The interpretation of negative social events in social phobia

Changes during treatment and relationship to outcome

Judith K. Wilson, Ronald M. Rapee*

*Corresponding author for this work

Research output: Contribution to journalArticle

51 Citations (Scopus)


Catastrophic interpretations of negative social events are considered to be an important factor underlying social phobia. This study investigated the extent to which these interpretative biases change during cognitive-behavioural treatment for social phobia, and examined whether within-treatment changes in different types of interpretations predict longer-term treatment outcome. Results showed that treatment was associated with decreases in various types of maladaptive interpretations of negative social events, but that social phobia symptoms 3 months after treatment were independently predicted only by within-treatment reductions in the degree to which individuals personally believed that negative social events were indicative of unfavourable self-characteristics. These findings are discussed in relation to cognitive models of the maintenance of social anxiety, and implications for treatment are considered.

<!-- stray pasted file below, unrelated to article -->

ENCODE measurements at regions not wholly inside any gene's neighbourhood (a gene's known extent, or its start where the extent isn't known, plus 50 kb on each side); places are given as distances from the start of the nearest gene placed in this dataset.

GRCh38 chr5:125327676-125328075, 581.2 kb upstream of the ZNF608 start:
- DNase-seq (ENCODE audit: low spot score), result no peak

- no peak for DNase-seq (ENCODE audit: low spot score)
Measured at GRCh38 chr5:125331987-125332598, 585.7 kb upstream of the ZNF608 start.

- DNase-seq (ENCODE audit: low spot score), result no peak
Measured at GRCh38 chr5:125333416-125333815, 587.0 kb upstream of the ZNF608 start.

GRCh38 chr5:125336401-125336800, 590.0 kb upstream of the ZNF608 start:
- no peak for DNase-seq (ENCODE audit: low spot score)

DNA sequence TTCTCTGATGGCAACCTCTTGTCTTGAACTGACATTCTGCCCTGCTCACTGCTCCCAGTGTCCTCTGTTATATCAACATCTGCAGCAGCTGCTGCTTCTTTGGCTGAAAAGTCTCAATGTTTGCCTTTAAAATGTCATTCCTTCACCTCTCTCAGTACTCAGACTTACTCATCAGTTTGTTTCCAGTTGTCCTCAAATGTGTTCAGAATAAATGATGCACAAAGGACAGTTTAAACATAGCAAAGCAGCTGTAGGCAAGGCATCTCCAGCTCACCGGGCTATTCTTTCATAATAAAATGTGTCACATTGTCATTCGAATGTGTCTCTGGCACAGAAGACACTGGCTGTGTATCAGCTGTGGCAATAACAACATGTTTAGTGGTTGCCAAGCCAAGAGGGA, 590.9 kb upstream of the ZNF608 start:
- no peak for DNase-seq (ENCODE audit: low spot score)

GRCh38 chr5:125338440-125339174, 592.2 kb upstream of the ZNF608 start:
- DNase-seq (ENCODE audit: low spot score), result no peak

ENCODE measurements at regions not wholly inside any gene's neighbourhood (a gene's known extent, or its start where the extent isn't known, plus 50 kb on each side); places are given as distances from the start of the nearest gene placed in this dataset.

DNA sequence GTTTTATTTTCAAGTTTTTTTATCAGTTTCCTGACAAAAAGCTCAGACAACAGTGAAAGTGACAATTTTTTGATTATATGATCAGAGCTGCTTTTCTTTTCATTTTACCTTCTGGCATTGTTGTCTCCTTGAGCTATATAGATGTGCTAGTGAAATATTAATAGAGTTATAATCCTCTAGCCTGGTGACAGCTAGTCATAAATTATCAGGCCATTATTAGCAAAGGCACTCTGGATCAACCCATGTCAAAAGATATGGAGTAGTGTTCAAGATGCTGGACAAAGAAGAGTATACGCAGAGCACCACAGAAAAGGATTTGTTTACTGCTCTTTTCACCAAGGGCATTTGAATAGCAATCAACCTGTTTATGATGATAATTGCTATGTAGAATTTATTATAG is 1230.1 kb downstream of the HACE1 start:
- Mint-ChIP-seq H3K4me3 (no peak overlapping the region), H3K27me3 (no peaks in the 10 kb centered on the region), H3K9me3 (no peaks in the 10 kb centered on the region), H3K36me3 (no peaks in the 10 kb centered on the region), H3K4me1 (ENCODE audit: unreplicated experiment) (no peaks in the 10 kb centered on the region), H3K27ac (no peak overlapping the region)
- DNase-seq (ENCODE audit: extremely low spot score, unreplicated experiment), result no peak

Original languageEnglish
Pages (from-to)373-389
Number of pages17
JournalBehaviour Research and Therapy
Issue number3
Publication statusPublished - Mar 2005

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